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Hot Dog Of The Week: South Philly Dog
With the start of baseball season, millions of fans are preparing to devour ridiculous amounts of hot dogs across the country. Many stadiums have signature hot dogs related to the regional tastes of their city, or even the stadium itself. Philadelphia is known as a cheesesteak and roast pork town, but Phillies games have always been one of the best places in the city to eat a hot dog—especially with "Dollar Dog Night" and the Philly Phanatic's air powered hot dog launcher.
For the 2010 season, Citizens Bank Park is getting into the signature hot dog game for the first time, and recently put three different Philly hot dogs up for a vote.
First up: the Olde Philadelphia Dog with Amish Pepper Hash, mustard, and a pickle on a poppy seed roll. Definitely my pick for our signature dog, with more than just a nod to Philadelphia's unique old-school pepper hash hot dogs, still available at Lenny's in the northeast and the Hot Dog Truck at 24th and Passyunk.
Next up is the Citizens Bank Park Summer Dog, with fresh cucumbers, pickled onions, and ancho chile mayo on a pretzel roll; sort of a cross between a soft pretzel, chicago dog, and banh mi.
Last is the South Philly Dog, with broccoli rabe, roasted long hot peppers and shaved sharp provolone on seeded Italian bread—basically a roast pork italian with the pork switched out for a weiner.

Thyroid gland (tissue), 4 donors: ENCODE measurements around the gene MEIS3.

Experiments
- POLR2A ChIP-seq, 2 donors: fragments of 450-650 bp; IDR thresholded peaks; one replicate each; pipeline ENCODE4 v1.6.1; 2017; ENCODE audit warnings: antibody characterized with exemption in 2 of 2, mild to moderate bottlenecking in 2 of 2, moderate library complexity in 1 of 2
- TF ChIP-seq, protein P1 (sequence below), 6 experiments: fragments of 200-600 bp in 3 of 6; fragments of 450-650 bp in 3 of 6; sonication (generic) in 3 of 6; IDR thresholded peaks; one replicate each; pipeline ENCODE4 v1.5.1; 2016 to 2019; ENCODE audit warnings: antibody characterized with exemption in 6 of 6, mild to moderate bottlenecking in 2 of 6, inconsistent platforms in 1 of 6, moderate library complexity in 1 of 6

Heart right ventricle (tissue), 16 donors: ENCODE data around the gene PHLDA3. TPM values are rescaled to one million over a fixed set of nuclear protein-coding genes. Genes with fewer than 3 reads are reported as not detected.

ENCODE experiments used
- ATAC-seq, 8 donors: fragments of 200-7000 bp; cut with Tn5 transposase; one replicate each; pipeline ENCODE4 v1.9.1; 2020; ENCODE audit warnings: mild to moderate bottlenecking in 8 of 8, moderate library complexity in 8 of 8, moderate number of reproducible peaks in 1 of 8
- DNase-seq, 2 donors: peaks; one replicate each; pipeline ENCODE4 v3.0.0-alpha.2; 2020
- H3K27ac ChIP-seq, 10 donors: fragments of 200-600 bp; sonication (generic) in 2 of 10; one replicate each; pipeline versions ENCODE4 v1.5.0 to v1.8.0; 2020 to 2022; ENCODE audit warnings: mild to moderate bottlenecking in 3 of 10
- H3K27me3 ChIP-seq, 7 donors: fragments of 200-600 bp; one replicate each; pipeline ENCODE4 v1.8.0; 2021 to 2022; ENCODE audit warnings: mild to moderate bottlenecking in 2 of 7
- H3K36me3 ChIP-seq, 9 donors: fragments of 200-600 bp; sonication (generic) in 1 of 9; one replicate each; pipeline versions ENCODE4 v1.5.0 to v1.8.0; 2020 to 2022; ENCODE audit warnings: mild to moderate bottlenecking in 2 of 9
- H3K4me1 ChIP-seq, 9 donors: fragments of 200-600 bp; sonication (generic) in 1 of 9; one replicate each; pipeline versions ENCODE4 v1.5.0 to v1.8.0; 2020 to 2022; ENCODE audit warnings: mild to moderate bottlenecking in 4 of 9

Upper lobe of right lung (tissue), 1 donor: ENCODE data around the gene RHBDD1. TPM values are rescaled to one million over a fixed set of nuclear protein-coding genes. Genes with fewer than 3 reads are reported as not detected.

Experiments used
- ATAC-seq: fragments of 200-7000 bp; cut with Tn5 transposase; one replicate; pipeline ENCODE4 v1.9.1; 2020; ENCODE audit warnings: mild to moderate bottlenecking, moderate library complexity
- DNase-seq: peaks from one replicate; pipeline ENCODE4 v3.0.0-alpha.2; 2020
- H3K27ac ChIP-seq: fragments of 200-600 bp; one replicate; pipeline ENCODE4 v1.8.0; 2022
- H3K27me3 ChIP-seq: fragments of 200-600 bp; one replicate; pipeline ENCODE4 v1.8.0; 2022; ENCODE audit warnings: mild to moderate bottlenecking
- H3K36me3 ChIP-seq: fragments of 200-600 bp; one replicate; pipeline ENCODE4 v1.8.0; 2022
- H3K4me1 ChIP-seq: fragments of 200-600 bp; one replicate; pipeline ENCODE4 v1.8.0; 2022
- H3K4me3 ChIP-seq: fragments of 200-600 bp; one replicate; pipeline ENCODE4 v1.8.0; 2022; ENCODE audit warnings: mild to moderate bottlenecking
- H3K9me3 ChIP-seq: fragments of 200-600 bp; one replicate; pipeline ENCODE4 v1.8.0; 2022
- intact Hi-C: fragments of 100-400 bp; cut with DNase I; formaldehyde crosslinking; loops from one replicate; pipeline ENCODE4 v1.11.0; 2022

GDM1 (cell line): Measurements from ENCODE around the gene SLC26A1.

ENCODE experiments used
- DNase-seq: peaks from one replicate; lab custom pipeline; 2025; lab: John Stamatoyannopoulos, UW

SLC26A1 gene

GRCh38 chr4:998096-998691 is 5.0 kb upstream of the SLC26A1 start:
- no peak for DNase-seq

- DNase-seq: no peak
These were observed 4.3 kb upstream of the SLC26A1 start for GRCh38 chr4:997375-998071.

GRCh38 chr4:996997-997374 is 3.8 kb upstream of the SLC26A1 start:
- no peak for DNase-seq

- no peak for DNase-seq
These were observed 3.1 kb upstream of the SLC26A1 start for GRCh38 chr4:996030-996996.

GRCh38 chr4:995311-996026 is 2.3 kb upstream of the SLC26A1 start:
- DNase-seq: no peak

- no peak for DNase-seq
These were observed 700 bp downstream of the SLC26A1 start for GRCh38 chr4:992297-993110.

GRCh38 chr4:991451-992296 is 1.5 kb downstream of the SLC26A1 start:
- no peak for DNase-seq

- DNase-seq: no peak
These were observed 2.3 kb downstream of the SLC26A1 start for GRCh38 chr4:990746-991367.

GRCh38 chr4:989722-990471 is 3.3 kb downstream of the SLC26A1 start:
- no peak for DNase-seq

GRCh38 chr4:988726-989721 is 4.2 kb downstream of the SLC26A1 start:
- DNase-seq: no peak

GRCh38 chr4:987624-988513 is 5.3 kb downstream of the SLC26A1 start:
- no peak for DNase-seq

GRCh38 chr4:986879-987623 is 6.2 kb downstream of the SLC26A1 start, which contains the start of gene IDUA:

All of the variations up for vote are all-beef skinless Hatfield franks, split down the middle and grilled in a good amount of oil, almost approaching deep-fried territory. The split-and-grilled style is fairly common in older Philadelphia and Pennsylvania hot dog joints, and a good way to get some flavor and texture into an otherwise very mild frank.
Not a huge surprise, the South Philly Dog was the clear favorite, with 46 percent of the vote. The Summer Dog was probably too close to a Chicago Dog for most Philadelphians, and the only people that seem to care about or even remember hot dogs with pepper hash are people who were alive during the Depression (and a few food writers). I really wish the stadium would just keep all three on the menu for the rest of the season.
You might be thinking, where's the Cheesesteak and Whiz dog? where's the pork roll? The team of chefs and executives at Aramark (who oversee all the food at the stadium) did a good amount of research and development, sifting through hundreds of ideas and several tastings before whittling it down to three versions that would be practical to serve in large quantities and appeal to the masses.
The Philadelphia Inquirer recently ran a terrific article outlining the whole signature dog selection process. Some of the other concepts were hot dogs topped with mac and cheese, a hot dog jammed into a mini Italian hoagie, hot dog and scrapple on a pretzel roll, a cheesesteak and whiz dog, and a bacon and Yuengling lager-braised Kraut dog on a potato roll. That last one sounds great to me.
Do I think a broccoli-rabe and longhot topped hot dog craze is going to sweep the city? Probably not. I'd rather have those things on a roast pork sandwich, or even better, braised tripe and veal. But I give Aramark some points for putting a dog up for the vote that has some roots in Philly history, and for taking the extra step of serving the dogs grilled, a lot more work than just pulling them out of a steam bath.
Hawk Krall is a Philadelphia-based illustrator who has a serious thing for hot dogs. Dig his dog drawings? Many of the illustrations he has created for Hot Dog of the Week are available for sale: hawkkrall.net/prints/.